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Abstract Detail


Rowe, Pamela S. [1], Kessler, Andre [2], Malmberg, Russell [1], Robert, Raguso [3], Stephens, Jessica [4].

Volatile emissions of leaves and flowers of the carnivorous pitcher plant Sarracenia leucophylla.

Carnivorous plants have evolved to attract, capture, and digest insects in order to cope with low nutrient habitats. Therefore, traits related to attracting prey are likely under strong selection. However, there should also be selection on traits that mitigate or alleviate capturing their pollinators. Here, we are interested in whether a particular trait, volatile emissions, varies between the leaves (i.e. pitchers) and flowers of Sarracenia leucophylla as a possible mechanism for these plants to avoid pollinator capture. In addition, we are examining how volatile cues released by the pitchers may attract specific prey and whether these cues change with prey decomposition. Sarracenia leucophylla is an ideal species to examine these hypotheses as an ongoing study has found it to specialize on Lepidopteran prey and flower and pitcher development overlap. To test the above hypotheses, pitchers on four individual S. leucophylla plants were prevented from capturing prey and flowers were covered with tulle to prevent pollination. Samples were collected once a week from one starved pitcher and one flower per individual for four weeks. To examine the influence of prey decomposition on volatile emissions, another pitcher on the same individual was fed 2 grams of moths and volatiles were collected for four weeks as prey decomposed. All samples were processed using a GC-MS with authentic standards to identify volatile peaks in resulting chromatograms. We predict the volatiles emitted by the starved pitchers will emit compounds attractive to Lepidoptera species and that these compounds will increase as the pitcher is starved. In pitchers with prey, we expect a shift from compounds associated with Lepidopteran species to a set of compounds typically associated with carrion attracted insects. This result would suggest a possible prey shift from Lepidopteran prey to Dipteran prey over the age of the pitcher. Finally, flowers and pitchers are expected to release significantly different volatiles, therefore mitigating prey-pollinator conflict.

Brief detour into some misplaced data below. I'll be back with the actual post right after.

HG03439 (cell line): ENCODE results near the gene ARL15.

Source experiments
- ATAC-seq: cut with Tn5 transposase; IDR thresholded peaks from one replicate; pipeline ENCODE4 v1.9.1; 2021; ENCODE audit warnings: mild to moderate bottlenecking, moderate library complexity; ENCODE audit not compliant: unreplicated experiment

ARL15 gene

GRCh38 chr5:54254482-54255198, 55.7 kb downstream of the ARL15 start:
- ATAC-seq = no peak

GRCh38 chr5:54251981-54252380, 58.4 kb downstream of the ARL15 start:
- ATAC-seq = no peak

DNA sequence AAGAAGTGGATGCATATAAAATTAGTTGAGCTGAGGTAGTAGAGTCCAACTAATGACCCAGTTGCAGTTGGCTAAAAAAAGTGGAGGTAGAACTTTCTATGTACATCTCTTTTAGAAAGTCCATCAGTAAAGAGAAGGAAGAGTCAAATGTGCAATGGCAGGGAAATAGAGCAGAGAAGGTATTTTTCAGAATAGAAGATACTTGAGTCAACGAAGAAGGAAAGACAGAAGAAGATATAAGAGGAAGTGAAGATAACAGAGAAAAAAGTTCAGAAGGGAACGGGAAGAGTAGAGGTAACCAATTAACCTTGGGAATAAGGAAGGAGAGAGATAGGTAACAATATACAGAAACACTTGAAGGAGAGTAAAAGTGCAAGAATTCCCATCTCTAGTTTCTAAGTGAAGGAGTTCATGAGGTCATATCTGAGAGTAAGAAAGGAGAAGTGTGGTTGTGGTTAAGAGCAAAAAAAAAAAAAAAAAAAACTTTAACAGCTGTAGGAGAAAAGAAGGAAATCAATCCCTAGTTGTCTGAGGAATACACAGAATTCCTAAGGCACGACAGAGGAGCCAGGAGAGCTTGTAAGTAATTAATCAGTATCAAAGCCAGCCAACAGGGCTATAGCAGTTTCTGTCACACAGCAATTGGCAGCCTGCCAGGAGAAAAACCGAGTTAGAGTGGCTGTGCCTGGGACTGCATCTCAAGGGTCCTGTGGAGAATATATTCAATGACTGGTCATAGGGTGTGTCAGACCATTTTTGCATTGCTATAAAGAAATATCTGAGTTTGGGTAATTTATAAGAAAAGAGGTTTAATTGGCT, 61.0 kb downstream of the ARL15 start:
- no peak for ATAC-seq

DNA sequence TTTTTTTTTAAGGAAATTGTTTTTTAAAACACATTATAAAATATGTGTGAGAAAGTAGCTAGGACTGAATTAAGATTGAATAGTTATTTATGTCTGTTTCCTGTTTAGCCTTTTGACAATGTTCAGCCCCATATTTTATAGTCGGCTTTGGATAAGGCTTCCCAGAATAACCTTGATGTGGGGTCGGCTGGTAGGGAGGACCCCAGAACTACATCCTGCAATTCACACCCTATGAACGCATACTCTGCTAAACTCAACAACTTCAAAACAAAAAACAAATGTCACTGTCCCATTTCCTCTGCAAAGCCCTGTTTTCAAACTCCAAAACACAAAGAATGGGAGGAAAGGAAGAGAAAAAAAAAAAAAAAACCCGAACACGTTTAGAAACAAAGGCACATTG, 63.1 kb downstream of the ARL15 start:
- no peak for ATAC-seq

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1 - University Of Georgia, Plant Biology, 2502 Miller Plant Sciences, Athens, GA, 30602
2 - Cornell University, E445 Corson Hall, Ithaca, NY, 14853, USA
3 - Cornell University, W355 Seeley G. Mudd Hall, Ithaca, NY, 14853
4 - University Of Georgia, Plant Biology, 2502 Miller Plant Sciences, Athens, GA, 30602, USA

pollinator-prey conflict
plant-pollinator interactions
insect prey
Floral Organic Volatiles.

Presentation Type: Poster
Session: P, Ecology Section Posters
Location: Exhibit Hall/Savannah International Trade and Convention Center
Date: Monday, August 1st, 2016
Time: 5:30 PM This poster will be presented at 5:30 pm. The Poster Session runs from 5:30 pm to 7:00 pm. Posters with odd poster numbers are presented at 5:30 pm, and posters with even poster numbers are presented at 6:15 pm.
Number: PEC017
Abstract ID:399
Candidate for Awards:Ecological Section Best Undergraduate Presentation Award

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